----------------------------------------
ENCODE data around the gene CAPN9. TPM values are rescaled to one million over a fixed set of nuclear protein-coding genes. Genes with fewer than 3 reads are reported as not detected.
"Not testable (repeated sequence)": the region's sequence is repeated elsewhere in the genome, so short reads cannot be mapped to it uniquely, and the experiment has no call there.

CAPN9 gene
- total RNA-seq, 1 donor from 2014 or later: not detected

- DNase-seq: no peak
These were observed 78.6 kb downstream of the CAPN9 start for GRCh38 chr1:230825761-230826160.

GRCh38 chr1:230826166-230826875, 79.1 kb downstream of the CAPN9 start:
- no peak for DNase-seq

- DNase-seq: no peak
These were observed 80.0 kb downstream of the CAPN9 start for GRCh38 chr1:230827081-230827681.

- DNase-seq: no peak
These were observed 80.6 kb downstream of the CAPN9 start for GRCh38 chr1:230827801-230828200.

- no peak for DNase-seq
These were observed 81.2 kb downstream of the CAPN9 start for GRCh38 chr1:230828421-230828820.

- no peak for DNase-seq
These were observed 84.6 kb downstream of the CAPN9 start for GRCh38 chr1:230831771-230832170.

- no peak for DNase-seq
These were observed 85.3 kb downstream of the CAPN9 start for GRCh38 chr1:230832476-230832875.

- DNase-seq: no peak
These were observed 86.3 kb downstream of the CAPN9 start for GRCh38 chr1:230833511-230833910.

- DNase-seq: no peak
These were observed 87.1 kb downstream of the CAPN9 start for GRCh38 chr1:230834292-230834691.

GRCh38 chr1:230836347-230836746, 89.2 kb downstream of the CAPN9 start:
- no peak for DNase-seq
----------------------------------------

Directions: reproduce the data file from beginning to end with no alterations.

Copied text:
ENCODE data around the gene CAPN9. TPM values are rescaled to one million over a fixed set of nuclear protein-coding genes. Genes with fewer than 3 reads are reported as not detected.
"Not testable (repeated sequence)": the region's sequence is repeated elsewhere in the genome, so short reads cannot be mapped to it uniquely, and the experiment has no call there.

CAPN9 gene
- total RNA-seq, 1 donor from 2014 or later: not detected

- DNase-seq: no peak
These were observed 78.6 kb downstream of the CAPN9 start for GRCh38 chr1:230825761-230826160.

GRCh38 chr1:230826166-230826875, 79.1 kb downstream of the CAPN9 start:
- no peak for DNase-seq

- DNase-seq: no peak
These were observed 80.0 kb downstream of the CAPN9 start for GRCh38 chr1:230827081-230827681.

- DNase-seq: no peak
These were observed 80.6 kb downstream of the CAPN9 start for GRCh38 chr1:230827801-230828200.

- no peak for DNase-seq
These were observed 81.2 kb downstream of the CAPN9 start for GRCh38 chr1:230828421-230828820.

- no peak for DNase-seq
These were observed 84.6 kb downstream of the CAPN9 start for GRCh38 chr1:230831771-230832170.

- no peak for DNase-seq
These were observed 85.3 kb downstream of the CAPN9 start for GRCh38 chr1:230832476-230832875.

- DNase-seq: no peak
These were observed 86.3 kb downstream of the CAPN9 start for GRCh38 chr1:230833511-230833910.

- DNase-seq: no peak
These were observed 87.1 kb downstream of the CAPN9 start for GRCh38 chr1:230834292-230834691.

GRCh38 chr1:230836347-230836746, 89.2 kb downstream of the CAPN9 start:
- no peak for DNase-seq